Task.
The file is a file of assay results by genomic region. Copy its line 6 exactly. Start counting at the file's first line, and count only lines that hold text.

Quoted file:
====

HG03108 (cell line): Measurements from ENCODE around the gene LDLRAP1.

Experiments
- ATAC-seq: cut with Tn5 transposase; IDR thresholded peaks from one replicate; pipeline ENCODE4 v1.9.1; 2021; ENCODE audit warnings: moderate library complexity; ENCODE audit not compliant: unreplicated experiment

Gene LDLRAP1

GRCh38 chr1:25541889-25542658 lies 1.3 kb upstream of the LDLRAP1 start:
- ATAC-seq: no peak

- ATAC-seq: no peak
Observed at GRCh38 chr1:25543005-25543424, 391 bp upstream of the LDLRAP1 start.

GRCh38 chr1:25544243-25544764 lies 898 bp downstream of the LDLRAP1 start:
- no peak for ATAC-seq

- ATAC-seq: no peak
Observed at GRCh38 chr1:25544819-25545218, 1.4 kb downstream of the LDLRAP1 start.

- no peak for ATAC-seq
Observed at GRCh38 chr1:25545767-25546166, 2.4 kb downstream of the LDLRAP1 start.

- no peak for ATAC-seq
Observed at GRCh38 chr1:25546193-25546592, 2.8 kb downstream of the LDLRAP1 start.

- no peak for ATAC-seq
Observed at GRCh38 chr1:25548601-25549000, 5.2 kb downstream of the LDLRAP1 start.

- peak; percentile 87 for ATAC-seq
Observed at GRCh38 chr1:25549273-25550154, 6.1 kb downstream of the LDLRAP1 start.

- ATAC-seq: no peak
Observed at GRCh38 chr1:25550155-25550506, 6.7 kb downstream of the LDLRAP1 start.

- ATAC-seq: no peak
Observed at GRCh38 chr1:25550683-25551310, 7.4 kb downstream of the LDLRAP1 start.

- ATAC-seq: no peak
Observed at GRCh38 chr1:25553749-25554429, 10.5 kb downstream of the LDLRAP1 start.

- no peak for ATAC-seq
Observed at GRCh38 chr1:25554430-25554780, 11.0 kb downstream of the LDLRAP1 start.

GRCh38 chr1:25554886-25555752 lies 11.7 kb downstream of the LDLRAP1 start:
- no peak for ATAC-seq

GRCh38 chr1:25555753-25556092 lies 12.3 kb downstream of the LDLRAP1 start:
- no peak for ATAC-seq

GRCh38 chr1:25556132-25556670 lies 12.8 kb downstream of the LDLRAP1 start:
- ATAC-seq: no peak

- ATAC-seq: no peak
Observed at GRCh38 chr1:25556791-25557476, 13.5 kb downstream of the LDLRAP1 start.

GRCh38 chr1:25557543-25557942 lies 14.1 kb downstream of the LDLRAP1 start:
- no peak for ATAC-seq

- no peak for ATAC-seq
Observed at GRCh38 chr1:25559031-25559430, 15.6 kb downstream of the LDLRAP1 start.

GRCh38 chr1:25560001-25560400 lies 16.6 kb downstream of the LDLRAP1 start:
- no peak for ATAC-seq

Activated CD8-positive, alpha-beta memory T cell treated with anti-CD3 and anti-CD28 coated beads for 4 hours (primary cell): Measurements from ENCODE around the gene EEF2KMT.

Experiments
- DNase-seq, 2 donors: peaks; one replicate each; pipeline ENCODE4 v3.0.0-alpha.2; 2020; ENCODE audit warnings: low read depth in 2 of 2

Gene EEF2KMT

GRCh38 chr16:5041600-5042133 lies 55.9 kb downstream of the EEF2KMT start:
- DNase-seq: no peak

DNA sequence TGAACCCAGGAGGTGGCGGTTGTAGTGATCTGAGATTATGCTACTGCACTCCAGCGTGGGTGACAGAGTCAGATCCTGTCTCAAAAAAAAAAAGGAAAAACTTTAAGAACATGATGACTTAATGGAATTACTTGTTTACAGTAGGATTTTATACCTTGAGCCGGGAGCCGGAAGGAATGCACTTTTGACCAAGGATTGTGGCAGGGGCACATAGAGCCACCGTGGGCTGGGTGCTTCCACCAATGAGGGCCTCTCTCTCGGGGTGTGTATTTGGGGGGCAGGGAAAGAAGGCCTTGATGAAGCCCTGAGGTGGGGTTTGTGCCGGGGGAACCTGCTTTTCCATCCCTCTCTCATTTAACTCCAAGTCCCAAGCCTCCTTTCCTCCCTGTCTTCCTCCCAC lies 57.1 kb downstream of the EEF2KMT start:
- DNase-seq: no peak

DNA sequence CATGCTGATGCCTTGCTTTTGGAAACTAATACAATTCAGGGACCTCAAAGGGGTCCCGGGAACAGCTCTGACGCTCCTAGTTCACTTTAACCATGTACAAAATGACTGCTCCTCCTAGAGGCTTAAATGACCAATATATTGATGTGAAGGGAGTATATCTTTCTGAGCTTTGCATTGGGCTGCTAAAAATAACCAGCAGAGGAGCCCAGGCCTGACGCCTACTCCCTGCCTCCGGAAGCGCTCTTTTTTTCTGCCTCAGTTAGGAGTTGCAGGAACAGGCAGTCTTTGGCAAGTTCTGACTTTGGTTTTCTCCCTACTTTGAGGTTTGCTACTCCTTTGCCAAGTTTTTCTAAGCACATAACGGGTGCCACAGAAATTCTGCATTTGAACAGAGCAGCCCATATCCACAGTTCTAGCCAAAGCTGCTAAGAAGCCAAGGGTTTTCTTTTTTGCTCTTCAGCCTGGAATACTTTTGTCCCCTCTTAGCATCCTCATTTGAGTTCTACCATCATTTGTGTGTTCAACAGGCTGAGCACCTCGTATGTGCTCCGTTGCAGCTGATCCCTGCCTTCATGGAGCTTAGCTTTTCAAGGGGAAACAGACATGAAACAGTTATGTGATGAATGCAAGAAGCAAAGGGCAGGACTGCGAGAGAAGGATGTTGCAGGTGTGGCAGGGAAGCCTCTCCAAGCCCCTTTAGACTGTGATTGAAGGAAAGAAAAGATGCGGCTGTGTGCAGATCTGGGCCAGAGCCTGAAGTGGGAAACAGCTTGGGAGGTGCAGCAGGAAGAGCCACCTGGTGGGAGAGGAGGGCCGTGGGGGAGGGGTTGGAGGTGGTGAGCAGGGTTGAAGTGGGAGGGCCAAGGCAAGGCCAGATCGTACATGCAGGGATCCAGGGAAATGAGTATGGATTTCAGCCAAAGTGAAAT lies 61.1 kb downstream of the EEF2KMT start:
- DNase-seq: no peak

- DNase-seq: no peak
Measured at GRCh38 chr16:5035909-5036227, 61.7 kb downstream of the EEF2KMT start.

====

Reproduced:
- ATAC-seq: no peak